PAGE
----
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BlueChick Z Axis Assembly

We have been building the BlueChick V4.2 CNC machine this week. Yesterday, we looked at the assembly of the X/Y-axis. Today, we will go over the assembly of the Z-axis. The Z-axis assembly was a bit more complicated than the other pieces up to this point. It is more complex because it is the piece which must hold the router, slide the router back and forth on the Y-axis, in additition to allowing the router to travel up and down in the Z-direction.

While this piece is more complex due to having more components, the individual items mounted on it were not any more complicated. The sequence of pieces (bolt, bearing, small washer, big washer nut) were still the same.

There are two points we would like to highlight about the assembly. One is that in order to ensure that the Z-axis board clears the bolts on the Y-axis motor mount, some of its V-groove bearings have two large washers as spacers. The other is that the Z-axis board has V-groove bearings on both sides. In order to thread the bolts through both bearings, three of the bolts for the Z-axis board are longer. Also, the direction of the bolts in the Z-axis installation matter: their heads are on the inside, so they will protrude out toward the front.

Mounting the piece on the Y-axis rails was more difficult than mounting the X-axis. We found it easier if we adjusted the the positions of the top two V-groove bearings to be high enough so we could slide it onto the rails from one end. After the piece was mounted on the rails, the Y-motor mount could be installed. The space between the motor mount and the Z-axis plate can be tight if you have large hands, so an open-end wrench may be helpful in this step for holding the nuts when tightening things up.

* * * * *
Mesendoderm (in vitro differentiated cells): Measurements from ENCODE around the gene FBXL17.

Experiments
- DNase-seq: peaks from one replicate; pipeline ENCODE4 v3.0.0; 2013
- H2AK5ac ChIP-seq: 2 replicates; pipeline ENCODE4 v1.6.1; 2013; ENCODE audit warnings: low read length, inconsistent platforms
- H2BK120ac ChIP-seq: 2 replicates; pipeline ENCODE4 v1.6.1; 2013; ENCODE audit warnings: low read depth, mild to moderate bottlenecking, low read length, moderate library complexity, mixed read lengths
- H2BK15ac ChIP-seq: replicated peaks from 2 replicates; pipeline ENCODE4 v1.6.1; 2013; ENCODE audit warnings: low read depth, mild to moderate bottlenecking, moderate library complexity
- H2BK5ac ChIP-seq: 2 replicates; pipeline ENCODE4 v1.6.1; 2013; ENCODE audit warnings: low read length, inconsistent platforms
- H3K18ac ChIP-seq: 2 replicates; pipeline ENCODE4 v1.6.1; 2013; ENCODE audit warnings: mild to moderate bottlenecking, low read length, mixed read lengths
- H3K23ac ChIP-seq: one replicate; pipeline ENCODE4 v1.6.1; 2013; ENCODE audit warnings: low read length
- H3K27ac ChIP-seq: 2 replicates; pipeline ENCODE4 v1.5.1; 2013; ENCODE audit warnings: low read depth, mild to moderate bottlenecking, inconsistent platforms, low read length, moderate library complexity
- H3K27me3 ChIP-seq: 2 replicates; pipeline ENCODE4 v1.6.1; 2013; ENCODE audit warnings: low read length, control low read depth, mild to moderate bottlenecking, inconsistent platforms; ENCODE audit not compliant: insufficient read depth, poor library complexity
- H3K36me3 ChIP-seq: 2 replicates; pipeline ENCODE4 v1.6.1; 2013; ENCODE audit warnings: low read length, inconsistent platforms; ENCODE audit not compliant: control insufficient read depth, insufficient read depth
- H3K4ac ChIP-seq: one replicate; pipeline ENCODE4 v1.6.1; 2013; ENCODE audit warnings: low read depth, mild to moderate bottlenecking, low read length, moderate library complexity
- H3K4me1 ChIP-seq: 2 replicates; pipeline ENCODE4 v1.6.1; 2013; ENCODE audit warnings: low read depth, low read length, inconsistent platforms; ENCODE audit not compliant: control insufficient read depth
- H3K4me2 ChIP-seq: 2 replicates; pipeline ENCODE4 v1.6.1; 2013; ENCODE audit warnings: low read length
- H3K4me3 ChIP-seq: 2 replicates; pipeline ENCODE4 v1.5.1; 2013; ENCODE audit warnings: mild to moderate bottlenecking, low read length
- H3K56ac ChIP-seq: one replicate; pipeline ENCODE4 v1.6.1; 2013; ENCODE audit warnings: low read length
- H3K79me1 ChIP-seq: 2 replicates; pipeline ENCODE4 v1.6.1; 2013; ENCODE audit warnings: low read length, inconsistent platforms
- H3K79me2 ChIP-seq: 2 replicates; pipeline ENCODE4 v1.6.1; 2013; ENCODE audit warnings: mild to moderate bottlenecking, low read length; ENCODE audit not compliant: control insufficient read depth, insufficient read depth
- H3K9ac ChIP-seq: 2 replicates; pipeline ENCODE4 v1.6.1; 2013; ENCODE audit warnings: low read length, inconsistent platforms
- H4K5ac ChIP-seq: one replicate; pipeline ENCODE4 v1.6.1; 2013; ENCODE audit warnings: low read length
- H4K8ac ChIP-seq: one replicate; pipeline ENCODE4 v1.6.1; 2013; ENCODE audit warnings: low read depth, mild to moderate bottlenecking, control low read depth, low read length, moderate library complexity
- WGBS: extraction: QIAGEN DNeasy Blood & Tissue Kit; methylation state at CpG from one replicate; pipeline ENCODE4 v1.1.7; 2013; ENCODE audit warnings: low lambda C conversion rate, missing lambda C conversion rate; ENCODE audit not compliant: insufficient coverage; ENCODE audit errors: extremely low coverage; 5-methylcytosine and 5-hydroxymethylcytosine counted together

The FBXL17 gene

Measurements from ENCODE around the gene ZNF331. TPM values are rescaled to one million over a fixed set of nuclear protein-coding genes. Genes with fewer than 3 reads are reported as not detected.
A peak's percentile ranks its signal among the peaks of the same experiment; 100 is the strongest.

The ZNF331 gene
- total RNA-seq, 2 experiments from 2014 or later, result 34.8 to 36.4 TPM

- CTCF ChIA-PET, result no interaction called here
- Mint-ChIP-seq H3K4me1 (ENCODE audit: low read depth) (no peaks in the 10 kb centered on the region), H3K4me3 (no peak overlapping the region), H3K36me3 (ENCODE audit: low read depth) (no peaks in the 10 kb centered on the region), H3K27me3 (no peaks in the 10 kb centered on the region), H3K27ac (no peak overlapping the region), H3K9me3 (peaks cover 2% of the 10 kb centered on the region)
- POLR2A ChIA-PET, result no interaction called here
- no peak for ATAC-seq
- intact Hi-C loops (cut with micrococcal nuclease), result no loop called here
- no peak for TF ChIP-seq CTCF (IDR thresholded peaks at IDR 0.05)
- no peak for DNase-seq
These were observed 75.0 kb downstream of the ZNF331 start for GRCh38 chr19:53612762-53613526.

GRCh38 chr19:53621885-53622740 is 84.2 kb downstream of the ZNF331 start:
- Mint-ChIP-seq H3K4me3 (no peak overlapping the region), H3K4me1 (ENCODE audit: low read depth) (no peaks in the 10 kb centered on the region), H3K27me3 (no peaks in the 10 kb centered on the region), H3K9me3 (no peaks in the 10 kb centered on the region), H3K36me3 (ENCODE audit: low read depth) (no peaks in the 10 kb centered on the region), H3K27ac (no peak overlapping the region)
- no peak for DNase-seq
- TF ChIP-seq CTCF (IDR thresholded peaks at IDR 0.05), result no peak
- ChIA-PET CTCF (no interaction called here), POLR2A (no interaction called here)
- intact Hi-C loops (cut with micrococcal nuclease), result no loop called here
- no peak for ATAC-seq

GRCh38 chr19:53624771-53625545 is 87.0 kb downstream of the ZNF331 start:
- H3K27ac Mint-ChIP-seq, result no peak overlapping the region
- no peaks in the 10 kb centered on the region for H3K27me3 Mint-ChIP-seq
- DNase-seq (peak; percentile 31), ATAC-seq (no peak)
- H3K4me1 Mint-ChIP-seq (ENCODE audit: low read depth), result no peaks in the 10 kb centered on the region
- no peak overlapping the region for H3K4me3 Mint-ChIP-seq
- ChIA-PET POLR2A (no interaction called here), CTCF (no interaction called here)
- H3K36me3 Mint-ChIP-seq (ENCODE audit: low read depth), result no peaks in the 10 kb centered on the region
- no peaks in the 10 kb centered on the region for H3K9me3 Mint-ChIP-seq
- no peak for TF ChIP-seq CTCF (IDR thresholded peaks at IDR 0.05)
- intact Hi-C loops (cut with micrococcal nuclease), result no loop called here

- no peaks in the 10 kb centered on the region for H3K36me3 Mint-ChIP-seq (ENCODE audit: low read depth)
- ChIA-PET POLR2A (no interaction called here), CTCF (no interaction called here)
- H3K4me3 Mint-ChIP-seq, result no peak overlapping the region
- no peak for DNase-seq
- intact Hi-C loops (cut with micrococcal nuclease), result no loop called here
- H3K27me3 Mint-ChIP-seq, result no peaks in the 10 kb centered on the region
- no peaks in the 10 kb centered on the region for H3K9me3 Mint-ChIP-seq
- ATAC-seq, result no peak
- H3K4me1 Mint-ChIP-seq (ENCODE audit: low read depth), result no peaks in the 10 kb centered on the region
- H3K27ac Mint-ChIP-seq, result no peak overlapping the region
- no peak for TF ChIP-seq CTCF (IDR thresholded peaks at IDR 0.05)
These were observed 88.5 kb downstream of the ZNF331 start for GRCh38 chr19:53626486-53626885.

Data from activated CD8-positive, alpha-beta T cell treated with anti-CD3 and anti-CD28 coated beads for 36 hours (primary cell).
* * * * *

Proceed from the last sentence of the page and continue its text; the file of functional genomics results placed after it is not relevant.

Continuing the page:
Once the motor mount has been installed, the end pieces may be attached. There is no need to tighten down the chain anchor pieces at this time. They will need to be moved later so the chain can be aligned with the drive sprocket and the idler bearing.

This is what was left of the hardware at this point. What is left of the construction is mounting the three stepper motors, installing the X and Y-axis drive chains and the Z-axis screw. We have not encountered any problems with the fit or alignment of any of the pieces. This is exactly what we had hoped for by going with a kit instead of doing our own cutting and drilling. Besides the quality of the parts, we were also quite impressed with the ease of how things went together to date. Total assembly time so far…a little over three hours, which could have easily been compressed if pushed, but enjoying the process is half the fun! [

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